Which worms are which

gcincvpNovember 21, 2009

I have read numerous articles on numerous sites and I am trying to figure out which worm is the best for raising. I have started by "harvesting" hundreds from my yard of all sizes. Now some sites say that these will not reproduce fast and are not right for vermicomposting. Am I wasting my time with native worms, Do I need hybrids? Any feed back would be appreciated.

Thanks

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beth_monsterworms(9 SF East Bay)

Hi geincvp,
More than likely you are harvesting Canadian nightcrawlers from your yard. Are they really big? Or are you getting them from a composting pile? The Canadian nightcrawlers are not composting worms and will not breed in a captive environment. The best worms for composting are the red wigglers (Eisenia fetida or foetida), the European nightcrawlers (Eisenia hortensis), and the African nightcrawlers (Eudrilus eugeniae). If you like to fish too, I recommend either the European nightcrawler or the African nightcrawler because they are bigger than the red wigglers.

    Bookmark   November 21, 2009 at 11:08PM
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rom.calgary.ab(3a)

When you say harvested from your yard are you harvesting them out of a compost pile? Earth worms can be classed in two general types, those that live in the soil and those that live in the decomposing surface material.

Soil dwelling worms are not suitable for raising in a worm bin. They will tend to come to the surface to feed on decomposing matter but borrow back down into the soil. They will also deposit(poop) underground which is good for soil health but makes the compost inaccessible for the vermicomposter.

The types mentioned by beth are types that are well suited to keeping in a worm bin, they live and reproduce in piles of decomposing matter.

Don't think that a hybrid can exist. The Canadain Nightcralwer (I believe) belongs to the genus Lumbricus whereas Red Wigglers belong to the genus Eisenia. If I'm not mistaken, plants and animals of different genera cannot interbreed. I've also read that annelids (worms) will not be able to breed between species.

    Bookmark   November 22, 2009 at 1:10AM
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equinoxequinox

Can you build a micro compost heap in a shady corner of your property with a quart, half gallon or gallon of kitchen scraps? After a week or two peek under the tiny pile for a ball of worms. These should be compost worms. Almost every area has their own type best suited to the local area.

Your worm population will grow as you knowledge about vermicomposting grows.

It will be a good day when you see worm eggs, and even better when you see baby worms, and way better when those worms grow and become adult.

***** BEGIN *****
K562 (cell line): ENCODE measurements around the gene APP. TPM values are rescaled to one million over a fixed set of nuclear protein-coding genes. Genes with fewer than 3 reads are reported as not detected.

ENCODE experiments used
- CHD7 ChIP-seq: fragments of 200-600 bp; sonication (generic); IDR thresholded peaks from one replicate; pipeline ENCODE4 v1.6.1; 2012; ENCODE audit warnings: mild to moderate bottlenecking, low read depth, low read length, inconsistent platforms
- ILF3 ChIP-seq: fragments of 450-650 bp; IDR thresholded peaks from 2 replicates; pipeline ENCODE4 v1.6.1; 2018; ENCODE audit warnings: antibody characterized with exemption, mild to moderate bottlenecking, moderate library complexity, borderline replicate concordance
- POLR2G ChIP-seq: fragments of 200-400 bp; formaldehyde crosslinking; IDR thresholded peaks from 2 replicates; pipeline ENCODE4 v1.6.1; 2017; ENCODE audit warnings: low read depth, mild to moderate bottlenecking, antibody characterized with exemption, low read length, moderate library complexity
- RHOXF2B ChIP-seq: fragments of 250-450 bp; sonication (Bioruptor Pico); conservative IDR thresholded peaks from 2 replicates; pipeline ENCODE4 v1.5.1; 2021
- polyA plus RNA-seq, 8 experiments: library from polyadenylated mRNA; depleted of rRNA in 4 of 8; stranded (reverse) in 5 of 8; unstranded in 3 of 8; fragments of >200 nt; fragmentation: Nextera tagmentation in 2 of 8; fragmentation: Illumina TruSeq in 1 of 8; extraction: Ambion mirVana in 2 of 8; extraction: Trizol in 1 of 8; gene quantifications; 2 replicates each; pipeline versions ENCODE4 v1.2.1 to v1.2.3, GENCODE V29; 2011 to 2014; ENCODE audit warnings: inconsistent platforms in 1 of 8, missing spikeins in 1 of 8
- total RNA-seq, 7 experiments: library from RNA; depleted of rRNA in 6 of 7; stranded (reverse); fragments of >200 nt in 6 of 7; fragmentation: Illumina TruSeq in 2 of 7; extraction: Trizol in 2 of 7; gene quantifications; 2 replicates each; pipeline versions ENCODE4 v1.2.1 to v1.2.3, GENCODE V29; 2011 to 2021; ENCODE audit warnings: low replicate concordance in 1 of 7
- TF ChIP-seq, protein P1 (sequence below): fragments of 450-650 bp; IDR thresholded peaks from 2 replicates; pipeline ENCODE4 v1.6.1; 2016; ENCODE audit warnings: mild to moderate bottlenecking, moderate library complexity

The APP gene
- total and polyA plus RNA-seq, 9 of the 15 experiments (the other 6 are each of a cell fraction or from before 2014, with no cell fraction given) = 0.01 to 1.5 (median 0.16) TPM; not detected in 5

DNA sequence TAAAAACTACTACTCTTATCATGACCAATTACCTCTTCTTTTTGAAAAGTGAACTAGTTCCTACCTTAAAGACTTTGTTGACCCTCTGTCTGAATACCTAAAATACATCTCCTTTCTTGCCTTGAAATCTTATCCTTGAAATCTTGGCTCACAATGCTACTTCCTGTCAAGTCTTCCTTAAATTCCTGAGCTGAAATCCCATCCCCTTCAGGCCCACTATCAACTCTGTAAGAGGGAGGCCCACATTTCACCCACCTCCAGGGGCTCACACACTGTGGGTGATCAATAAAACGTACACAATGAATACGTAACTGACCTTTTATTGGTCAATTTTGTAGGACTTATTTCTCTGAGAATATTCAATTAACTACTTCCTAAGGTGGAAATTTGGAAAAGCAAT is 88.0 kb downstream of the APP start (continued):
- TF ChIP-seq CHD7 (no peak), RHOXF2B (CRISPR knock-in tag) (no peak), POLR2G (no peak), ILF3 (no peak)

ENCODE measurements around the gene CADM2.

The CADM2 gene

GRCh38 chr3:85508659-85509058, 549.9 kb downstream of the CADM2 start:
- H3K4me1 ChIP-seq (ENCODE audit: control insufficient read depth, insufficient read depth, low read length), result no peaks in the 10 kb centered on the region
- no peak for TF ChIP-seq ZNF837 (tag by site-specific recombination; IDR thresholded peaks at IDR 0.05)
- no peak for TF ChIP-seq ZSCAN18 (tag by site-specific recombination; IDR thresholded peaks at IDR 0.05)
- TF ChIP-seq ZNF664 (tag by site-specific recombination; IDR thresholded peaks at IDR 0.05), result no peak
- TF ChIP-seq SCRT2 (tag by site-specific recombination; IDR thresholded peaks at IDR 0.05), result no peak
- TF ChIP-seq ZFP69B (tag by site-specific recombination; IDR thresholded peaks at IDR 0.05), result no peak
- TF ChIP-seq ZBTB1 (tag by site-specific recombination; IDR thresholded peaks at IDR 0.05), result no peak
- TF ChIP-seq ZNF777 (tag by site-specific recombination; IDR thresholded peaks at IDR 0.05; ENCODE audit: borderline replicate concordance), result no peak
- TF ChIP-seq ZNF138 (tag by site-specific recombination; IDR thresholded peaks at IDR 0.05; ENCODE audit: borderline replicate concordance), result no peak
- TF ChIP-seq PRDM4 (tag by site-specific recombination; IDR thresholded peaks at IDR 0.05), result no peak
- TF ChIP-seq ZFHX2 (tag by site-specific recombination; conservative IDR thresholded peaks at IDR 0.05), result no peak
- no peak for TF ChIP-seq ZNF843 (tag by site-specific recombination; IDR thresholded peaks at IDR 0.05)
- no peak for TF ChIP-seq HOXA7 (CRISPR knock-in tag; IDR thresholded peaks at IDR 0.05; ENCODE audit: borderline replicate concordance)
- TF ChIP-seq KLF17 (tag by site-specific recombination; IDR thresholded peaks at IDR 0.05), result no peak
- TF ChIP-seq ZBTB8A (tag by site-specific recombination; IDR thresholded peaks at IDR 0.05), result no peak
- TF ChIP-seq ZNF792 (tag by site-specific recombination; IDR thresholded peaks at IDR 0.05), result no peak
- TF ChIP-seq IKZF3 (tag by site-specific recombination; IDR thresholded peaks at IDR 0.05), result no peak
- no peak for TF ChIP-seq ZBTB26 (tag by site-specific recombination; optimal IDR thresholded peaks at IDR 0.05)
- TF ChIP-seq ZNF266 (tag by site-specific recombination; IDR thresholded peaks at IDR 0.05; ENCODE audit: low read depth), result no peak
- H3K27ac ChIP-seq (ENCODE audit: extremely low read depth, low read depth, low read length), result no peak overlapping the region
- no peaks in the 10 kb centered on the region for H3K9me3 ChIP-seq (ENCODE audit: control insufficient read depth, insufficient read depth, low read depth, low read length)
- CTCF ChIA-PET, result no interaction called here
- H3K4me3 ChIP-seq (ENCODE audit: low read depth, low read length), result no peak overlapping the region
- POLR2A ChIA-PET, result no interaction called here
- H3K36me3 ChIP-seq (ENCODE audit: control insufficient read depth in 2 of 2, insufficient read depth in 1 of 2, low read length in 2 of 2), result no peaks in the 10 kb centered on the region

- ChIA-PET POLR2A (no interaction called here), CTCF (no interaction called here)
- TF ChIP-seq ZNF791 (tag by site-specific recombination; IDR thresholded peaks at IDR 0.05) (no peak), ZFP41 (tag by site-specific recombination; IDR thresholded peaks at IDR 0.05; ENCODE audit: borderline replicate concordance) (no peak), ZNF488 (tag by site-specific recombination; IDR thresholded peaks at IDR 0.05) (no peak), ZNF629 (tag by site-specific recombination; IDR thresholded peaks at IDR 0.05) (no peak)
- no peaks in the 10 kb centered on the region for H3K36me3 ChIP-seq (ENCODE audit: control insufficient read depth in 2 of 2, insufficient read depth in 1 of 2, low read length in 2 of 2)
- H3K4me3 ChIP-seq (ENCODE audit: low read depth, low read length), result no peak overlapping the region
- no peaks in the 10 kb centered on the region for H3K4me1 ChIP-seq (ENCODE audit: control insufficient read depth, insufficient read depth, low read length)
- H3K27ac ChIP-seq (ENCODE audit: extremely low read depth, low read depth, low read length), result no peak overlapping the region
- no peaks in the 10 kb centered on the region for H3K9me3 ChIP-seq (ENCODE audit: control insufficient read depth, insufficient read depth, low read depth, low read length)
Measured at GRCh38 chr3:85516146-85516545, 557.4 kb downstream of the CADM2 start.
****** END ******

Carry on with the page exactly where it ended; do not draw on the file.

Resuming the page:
Unless tons of food are waiting to be processed, one can say, "I'm not going to pay a lot for these worms."

I am presently growing my colony but I keep giving half away so others can vermicompost too. So the growing is slow.

    Bookmark   November 22, 2009 at 1:53AM
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african

I'd go with beth monsterworms and guess that you are harvesting earthworms from the soil which are endogeic (soil burrowing) and not the the epigeic (surface or compost dwellers - such as the red wigglers (Eisenia fetida). The worms definitely don't hybridise.

Here is a link that might be useful: Earthworm versus Redworm

    Bookmark   November 22, 2009 at 9:41AM
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11otis

You can check with friends and neighbours, who has composters (NOT tumblers) or compost piles. There might be worms in there. Even better if you can find an aged manure pile. There will definitely be compost worms in them. Apparently as the weather starts to get colder, the worms will form a ball and therefore easier to collect.

You are NOT wasting your time with the "right" native worms.

    Bookmark   November 22, 2009 at 1:29PM
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gcincvp

Thanks for all the responses. Yes I am getting the worms from my soil, under rocks and in piles of mulched grass clippings, but I get the same worms out of my compost bin. I dont think they are canadian nc's because the largest is only about 4 inches in length. I have transfered them to newspaper bedding bins but my take from the responses is that these will not breed or produce castings. Am I correct?

    Bookmark   November 22, 2009 at 7:10PM
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11otis

The worms from the compost bin will breed and produce castings. They did that in the compost bin, didn't they.
How well they do it compared to the species, that I don't know.
You might want to get some of the mulched grass clippings and leaves too for bedding rather than just newspaper so the environment change won't be too drastic. Less shock. Worms can get stressed too you know, LOL.

    Bookmark   November 22, 2009 at 10:26PM
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rom.calgary.ab(3a)

... and valium is so hard to administer to worms ... such little pills.

    Bookmark   November 22, 2009 at 11:26PM
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curt_grow

What fun. Most Canadian Crawlers are twice as long as what you are reporting. Try some of the leaves/compost as starter bedding.You might want to check out "The Complete Compost Gardening Guide" by Barbra Pleasant;Deborah L. Martin. They use "Yard" worms for vermicomposting and offer pictures and opinions.I don't think you are wasting your time at all.

Curt :-)

    Bookmark   November 23, 2009 at 1:03PM
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11otis

rom: maybe crush them little pills? That should work, lol.

    Bookmark   November 23, 2009 at 1:39PM
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